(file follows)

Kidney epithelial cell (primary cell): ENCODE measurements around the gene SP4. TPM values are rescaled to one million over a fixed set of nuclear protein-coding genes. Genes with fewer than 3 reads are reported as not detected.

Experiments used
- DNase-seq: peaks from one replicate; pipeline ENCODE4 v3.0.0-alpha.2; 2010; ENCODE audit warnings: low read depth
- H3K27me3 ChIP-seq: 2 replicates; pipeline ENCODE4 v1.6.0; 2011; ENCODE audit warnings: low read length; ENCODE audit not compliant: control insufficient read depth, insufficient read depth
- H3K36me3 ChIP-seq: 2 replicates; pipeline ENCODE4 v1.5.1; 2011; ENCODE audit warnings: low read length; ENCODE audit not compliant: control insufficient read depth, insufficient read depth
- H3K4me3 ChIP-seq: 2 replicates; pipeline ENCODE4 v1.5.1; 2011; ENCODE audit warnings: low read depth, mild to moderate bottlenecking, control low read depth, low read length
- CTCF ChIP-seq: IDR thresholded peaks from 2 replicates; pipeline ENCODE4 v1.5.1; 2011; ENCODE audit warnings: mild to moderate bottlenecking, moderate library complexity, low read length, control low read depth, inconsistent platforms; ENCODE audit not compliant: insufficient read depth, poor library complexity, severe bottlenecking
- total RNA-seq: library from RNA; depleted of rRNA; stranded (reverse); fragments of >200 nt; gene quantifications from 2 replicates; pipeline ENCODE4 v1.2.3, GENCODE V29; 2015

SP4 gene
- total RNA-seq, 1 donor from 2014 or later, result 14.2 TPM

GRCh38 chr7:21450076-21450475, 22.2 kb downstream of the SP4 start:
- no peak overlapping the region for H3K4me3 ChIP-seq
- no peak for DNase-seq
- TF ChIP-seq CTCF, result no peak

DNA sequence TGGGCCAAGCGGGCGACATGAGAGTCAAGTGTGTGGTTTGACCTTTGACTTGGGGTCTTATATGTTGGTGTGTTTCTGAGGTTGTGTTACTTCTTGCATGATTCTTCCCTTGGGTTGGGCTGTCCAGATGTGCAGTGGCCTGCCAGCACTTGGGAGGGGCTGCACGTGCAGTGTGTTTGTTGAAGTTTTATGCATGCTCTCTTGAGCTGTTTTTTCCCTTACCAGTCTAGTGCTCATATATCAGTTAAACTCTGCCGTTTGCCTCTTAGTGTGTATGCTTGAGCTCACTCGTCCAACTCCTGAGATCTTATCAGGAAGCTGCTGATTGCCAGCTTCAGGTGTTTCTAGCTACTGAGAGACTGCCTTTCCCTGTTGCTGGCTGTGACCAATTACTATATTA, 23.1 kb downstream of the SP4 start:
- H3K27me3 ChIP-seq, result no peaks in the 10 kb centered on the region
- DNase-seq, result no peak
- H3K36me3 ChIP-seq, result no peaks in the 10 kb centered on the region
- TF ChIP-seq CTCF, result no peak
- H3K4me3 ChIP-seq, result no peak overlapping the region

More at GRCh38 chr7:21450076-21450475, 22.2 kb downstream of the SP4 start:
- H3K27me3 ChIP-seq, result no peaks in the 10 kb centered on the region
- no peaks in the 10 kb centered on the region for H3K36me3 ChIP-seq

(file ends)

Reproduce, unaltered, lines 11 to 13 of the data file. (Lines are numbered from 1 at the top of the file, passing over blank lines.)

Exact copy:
GRCh38 chr7:21450076-21450475, 22.2 kb downstream of the SP4 start:
- no peak overlapping the region for H3K4me3 ChIP-seq
- no peak for DNase-seq